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The U.S. economy grew at its slowest pace in nearly two years in the first quarter amid some moderation in consumer spending and a wider trade deficit, but an acceleration in inflation reinforced expectations that the Federal Reserve would not cut interest rates before September.

The cooler-than-expected growth reported by the Commerce Department in its snapshot of first-quarter gross domestic product on Thursday also reflected a slower pace of inventory accumulation by businesses and a downshift in government spending. Still, domestic demand remained solid, underpinned by business investment and a recovering housing market.

“This report comes in with mixed messages,” said Olu Sonola, head of economic research at Fitch. “If growth continues to slowly decelerate, but inflation strongly takes off again in the wrong direction, the expectation of a Fed interest rate cut in 2024 is starting to look increasingly more out of reach.”

Gross domestic product increased at a 1.6 per cent annualized rate last quarter, the slowest pace since the second quarter of 2022, the Commerce Department’s Bureau of Economic Analysis said. Economists polled by Reuters had forecast GDP rising at a 2.4 per cent rate, with estimates ranging from a 1.0 per cent pace to a 3.1 per cent rate.

The economy grew at a 3.4 per cent rate in the fourth quarter. The first quarter growth’s pace was below what U.S. central bank officials regard as the noninflationary growth rate of 1.8 per cent.

Price pressures heated up by the most in a year, with a measure of inflation in the economy increasing at a 3.1 per cent rate after rising at a 1.9 per cent pace in the October-December quarter.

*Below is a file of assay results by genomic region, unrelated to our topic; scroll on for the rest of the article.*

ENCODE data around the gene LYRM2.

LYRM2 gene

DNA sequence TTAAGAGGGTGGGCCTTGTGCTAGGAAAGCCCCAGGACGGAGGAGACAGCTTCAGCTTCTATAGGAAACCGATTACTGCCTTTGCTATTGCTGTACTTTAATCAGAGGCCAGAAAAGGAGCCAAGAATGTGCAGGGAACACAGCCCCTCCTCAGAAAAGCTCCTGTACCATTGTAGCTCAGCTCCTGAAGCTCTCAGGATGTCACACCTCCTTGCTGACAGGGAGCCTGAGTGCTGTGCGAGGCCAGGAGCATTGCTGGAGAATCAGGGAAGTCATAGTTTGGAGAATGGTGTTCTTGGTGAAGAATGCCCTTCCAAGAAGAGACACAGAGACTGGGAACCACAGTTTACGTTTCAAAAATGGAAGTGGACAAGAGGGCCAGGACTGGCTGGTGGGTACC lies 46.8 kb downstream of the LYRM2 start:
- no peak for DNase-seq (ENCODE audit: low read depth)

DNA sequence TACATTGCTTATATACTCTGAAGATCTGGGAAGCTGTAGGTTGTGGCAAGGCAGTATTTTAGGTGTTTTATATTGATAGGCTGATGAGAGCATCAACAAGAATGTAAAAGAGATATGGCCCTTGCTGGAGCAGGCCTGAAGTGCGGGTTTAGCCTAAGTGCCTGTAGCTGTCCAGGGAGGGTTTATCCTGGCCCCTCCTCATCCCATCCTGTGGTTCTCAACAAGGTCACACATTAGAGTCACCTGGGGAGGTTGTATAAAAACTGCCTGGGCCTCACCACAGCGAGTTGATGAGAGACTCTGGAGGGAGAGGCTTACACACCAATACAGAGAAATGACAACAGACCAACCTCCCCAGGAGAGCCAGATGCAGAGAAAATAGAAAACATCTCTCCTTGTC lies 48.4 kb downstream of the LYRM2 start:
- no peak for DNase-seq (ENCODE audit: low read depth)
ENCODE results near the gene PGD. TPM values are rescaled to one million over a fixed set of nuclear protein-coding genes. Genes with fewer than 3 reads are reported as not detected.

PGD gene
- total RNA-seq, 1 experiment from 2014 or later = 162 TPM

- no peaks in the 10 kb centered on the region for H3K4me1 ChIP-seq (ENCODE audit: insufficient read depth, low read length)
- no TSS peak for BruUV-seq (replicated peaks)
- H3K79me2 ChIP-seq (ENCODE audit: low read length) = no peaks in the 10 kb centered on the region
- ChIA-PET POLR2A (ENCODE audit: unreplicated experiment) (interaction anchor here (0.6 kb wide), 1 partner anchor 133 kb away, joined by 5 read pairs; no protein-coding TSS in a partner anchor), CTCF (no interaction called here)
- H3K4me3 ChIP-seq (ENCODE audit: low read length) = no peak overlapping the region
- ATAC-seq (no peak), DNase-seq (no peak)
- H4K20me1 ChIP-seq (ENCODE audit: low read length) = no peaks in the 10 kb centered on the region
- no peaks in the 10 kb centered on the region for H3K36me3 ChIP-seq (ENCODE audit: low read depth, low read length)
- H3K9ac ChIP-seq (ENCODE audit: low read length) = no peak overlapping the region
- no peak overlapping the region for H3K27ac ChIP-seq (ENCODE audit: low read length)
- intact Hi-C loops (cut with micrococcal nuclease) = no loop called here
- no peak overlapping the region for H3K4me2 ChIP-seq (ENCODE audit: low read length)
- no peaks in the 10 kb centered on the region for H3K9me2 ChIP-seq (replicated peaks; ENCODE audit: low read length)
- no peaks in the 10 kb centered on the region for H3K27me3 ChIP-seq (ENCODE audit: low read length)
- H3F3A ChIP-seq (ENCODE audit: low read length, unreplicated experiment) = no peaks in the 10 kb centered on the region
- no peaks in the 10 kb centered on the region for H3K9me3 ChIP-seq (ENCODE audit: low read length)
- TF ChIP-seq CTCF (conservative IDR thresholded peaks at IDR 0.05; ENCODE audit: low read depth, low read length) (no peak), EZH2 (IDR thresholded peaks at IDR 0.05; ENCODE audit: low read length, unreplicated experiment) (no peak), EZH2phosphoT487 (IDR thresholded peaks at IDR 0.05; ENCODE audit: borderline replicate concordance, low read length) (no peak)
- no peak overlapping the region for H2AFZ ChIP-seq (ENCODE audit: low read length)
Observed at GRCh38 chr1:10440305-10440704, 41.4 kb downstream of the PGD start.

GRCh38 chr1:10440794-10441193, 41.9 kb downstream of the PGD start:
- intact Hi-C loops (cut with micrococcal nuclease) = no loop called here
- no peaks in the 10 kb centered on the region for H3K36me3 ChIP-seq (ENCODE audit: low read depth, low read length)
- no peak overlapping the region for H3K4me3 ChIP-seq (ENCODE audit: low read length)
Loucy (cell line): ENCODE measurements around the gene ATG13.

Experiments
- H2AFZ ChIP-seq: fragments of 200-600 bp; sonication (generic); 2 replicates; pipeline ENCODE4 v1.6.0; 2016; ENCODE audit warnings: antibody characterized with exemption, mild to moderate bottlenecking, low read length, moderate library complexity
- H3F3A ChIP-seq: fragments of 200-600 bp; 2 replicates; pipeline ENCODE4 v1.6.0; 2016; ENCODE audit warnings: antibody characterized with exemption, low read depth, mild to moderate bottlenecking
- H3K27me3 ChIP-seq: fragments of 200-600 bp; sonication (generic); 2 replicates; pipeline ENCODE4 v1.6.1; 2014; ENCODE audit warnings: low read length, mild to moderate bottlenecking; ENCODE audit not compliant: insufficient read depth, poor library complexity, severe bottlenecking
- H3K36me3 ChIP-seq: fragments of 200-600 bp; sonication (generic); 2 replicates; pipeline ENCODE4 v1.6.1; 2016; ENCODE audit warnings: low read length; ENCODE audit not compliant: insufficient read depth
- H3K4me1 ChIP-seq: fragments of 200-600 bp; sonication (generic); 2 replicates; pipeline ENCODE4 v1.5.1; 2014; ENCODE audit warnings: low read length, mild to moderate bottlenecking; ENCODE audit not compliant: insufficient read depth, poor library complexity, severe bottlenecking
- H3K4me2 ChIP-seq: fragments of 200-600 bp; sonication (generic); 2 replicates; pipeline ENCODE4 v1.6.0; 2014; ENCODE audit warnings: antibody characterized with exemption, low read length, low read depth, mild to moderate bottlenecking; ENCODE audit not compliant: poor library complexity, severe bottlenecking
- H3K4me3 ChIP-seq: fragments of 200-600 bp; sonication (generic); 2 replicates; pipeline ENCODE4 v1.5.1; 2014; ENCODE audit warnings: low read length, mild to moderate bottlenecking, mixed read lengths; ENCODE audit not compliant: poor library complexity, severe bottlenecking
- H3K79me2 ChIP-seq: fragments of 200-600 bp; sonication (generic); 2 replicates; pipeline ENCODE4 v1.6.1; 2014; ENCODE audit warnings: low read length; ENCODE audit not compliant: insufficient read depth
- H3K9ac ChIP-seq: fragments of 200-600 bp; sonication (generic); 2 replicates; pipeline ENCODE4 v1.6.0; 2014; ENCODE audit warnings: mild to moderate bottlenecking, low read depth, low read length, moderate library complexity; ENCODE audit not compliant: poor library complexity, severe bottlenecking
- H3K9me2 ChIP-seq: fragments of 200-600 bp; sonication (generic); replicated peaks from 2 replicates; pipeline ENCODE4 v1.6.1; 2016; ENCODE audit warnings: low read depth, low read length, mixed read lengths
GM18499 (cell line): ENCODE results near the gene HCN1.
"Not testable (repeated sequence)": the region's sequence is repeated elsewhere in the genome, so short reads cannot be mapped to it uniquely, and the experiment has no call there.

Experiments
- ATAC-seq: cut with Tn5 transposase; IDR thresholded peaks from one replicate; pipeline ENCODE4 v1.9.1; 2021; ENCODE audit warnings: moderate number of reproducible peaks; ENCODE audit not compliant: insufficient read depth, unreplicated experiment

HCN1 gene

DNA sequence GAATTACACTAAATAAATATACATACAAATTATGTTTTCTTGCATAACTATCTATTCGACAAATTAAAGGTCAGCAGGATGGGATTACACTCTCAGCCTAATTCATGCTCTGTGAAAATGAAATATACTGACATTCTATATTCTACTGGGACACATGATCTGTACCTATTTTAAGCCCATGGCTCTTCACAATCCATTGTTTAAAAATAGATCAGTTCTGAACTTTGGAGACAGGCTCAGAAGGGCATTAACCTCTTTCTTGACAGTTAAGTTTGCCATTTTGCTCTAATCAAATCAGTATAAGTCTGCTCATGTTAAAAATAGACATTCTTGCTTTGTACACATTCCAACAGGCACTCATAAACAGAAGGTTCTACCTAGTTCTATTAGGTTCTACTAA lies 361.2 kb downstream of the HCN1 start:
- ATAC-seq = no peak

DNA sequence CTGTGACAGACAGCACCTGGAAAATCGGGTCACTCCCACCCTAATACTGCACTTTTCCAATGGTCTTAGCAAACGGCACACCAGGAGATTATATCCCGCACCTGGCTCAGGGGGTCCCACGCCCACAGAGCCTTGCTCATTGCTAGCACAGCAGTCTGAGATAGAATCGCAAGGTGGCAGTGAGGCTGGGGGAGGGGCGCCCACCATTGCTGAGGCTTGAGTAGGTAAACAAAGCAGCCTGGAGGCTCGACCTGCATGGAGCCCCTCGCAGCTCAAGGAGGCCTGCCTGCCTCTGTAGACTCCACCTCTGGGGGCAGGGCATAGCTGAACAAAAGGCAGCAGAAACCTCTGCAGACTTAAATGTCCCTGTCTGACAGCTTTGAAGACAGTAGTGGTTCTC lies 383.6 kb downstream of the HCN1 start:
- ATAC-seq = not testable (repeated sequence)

The personal consumption expenditures (PCE) price index excluding food and energy surged at a 3.7 per cent rate. That was the fastest rise in that measure in nearly a year and followed a 2.0 per cent pace of increase in the fourth quarter.

The so-called core PCE price index is one of the inflation measures tracked by the Fed for its 2 per cent target. Inflation was boosted by increases in the costs of services like insurance and housing, which offset a decline in goods prices such as motor vehicles and parts. The strong readings pose an upside risk to March PCE inflation data due to be released on Friday.

The Fed is expected to leave its policy rate unchanged in the 5.25 per cent-5.50 per cent range next week, having hiked it by 525 basis points since March of 2022. It has kept the benchmark overnight rate at this level since July.

Financial markets initially expected the first rate cut to come in March, which then got pushed back to June and now to September as data on the labour market and inflation continued to surprise on the upside this year.

Stocks on Wall Street were trading lower. The dollar rose against a basket of currencies. U.S. Treasury yields rose.

A significant slowdown in the labour market is not evident as yet. The Labor Department’s weekly jobless claims report showed initial claims for unemployment benefits fell 5,000 to a seasonally adjusted 207,000 in the week ending April 20.